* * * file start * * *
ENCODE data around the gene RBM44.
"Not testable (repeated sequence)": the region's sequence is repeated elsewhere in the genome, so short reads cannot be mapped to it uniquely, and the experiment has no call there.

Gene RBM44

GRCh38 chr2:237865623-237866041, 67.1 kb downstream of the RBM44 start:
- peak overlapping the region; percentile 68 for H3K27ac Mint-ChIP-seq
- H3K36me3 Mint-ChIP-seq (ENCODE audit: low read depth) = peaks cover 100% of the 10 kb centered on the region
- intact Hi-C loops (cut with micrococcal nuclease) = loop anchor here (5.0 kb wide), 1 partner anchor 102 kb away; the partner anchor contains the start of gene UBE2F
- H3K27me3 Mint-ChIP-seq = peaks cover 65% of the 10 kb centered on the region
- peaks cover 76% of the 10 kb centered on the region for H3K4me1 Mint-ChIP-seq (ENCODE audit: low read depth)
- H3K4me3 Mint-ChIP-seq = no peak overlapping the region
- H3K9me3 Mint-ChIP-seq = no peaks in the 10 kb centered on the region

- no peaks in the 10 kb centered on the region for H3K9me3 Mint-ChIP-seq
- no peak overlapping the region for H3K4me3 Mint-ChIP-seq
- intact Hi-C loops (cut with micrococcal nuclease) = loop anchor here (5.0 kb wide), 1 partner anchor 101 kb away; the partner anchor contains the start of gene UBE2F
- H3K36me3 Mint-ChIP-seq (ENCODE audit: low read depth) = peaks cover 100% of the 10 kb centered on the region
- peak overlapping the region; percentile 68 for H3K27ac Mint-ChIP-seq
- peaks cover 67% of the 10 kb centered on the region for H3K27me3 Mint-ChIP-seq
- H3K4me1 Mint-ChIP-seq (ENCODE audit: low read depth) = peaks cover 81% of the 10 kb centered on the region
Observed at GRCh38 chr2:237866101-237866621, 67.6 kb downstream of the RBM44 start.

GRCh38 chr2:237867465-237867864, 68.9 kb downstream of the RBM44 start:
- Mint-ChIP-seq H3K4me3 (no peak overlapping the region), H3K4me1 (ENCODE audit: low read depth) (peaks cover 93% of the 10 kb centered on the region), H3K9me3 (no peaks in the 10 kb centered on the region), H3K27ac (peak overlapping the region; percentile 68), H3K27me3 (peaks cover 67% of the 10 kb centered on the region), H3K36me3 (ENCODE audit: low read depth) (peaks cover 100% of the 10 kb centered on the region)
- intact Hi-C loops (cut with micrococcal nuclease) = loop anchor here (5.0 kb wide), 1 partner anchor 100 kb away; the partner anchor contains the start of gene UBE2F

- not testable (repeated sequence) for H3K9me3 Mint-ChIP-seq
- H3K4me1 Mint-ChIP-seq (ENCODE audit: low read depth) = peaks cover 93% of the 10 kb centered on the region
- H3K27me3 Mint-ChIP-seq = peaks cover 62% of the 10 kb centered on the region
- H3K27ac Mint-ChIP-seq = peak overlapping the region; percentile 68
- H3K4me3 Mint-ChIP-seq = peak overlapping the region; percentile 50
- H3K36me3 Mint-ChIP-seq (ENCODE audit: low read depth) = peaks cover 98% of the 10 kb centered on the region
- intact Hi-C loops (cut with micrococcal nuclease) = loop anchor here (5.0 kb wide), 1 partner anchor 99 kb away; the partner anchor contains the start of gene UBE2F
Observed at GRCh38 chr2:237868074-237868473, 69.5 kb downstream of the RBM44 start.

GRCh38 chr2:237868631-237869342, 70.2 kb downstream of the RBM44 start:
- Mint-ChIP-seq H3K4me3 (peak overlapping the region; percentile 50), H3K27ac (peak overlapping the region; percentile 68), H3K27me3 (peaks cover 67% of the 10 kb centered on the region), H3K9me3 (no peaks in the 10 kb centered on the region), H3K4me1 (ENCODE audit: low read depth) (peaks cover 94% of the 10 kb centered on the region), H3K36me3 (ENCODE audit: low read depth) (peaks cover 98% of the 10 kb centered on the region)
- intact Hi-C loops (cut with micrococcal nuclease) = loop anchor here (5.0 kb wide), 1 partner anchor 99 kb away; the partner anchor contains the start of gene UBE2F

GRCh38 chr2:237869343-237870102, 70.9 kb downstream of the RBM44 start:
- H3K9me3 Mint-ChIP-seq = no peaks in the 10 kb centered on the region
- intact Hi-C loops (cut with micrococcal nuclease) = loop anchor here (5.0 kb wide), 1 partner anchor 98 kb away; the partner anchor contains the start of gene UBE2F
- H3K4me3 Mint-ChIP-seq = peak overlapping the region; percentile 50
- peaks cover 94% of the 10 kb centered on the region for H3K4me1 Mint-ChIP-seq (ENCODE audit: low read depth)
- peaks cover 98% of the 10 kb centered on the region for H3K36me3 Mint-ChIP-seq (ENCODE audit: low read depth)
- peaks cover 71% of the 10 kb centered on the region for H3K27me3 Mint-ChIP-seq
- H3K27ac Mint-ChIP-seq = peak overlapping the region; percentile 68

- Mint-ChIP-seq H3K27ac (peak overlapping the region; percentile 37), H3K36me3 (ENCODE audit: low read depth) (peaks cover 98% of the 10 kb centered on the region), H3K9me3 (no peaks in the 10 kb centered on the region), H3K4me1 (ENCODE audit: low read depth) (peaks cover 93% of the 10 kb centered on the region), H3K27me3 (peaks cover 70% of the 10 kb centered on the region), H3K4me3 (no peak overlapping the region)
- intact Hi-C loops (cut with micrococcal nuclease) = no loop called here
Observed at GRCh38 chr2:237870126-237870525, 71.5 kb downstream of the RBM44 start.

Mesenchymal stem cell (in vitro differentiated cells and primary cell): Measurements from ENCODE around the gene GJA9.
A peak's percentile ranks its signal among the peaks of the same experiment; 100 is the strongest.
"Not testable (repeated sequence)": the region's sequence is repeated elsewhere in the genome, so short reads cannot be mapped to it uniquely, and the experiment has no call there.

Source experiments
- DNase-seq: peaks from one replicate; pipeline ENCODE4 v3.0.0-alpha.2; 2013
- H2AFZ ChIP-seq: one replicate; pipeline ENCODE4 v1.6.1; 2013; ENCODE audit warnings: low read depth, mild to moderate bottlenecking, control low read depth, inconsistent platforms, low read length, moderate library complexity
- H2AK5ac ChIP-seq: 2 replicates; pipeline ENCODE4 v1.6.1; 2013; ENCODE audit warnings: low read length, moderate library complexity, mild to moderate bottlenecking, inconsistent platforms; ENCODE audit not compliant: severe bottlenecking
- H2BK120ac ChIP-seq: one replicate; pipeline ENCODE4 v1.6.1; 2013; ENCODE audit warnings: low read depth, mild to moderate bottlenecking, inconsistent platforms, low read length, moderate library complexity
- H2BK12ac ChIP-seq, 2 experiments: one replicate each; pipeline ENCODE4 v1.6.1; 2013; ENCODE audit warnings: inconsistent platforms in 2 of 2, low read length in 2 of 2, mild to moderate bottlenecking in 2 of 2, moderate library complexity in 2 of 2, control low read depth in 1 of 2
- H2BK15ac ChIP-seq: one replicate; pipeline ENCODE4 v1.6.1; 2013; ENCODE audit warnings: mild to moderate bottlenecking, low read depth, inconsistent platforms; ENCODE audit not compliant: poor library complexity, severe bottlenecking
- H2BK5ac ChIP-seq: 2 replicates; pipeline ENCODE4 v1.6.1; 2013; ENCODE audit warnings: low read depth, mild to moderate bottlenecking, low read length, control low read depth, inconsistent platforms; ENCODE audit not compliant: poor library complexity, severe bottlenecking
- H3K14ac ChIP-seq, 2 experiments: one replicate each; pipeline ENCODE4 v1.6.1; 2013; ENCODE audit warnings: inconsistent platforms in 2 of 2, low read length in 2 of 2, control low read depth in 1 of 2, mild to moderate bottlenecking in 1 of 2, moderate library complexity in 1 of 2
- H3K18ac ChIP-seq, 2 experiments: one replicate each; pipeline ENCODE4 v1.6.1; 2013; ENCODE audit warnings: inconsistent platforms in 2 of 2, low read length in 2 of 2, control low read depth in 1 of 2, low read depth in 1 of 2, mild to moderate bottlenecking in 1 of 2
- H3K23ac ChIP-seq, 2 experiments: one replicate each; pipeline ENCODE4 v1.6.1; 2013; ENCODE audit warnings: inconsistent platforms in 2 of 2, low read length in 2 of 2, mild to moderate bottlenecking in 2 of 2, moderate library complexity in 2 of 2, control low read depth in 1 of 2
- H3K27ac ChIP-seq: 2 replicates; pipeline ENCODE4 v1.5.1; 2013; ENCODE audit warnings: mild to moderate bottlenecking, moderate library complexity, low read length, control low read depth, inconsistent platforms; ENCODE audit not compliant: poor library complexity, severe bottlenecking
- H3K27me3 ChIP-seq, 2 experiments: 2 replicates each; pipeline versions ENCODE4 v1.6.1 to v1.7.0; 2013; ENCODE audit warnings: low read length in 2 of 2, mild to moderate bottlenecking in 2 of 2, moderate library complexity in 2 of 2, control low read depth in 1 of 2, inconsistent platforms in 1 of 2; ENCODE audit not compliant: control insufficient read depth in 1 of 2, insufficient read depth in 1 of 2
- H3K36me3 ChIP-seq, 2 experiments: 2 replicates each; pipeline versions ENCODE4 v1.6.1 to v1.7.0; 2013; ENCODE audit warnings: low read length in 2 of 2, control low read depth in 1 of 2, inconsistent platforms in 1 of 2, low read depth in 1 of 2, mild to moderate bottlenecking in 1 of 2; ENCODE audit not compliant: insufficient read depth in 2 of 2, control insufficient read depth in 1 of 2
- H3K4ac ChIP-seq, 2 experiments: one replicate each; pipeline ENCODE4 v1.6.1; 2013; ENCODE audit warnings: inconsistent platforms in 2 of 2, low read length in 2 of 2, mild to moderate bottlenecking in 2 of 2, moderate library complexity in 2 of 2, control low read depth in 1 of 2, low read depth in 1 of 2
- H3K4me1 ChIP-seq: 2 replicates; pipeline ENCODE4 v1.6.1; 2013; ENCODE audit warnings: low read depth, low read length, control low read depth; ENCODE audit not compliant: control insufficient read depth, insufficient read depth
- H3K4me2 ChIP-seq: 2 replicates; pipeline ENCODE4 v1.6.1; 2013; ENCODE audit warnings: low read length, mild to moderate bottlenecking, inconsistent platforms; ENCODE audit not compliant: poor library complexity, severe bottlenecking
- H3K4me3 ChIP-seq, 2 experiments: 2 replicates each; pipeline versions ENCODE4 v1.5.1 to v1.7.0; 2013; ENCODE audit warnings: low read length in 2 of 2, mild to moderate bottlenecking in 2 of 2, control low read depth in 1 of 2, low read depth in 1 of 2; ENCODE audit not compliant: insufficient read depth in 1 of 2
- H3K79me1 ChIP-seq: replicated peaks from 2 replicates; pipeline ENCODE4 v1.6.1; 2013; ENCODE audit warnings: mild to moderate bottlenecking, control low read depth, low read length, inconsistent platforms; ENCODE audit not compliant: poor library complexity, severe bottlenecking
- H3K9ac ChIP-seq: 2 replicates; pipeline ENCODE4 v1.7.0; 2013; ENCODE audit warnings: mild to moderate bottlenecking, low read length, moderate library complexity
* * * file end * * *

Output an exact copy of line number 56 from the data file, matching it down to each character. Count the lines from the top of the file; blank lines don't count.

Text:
- H3K14ac ChIP-seq, 2 experiments: one replicate each; pipeline ENCODE4 v1.6.1; 2013; ENCODE audit warnings: inconsistent platforms in 2 of 2, low read length in 2 of 2, control low read depth in 1 of 2, mild to moderate bottlenecking in 1 of 2, moderate library complexity in 1 of 2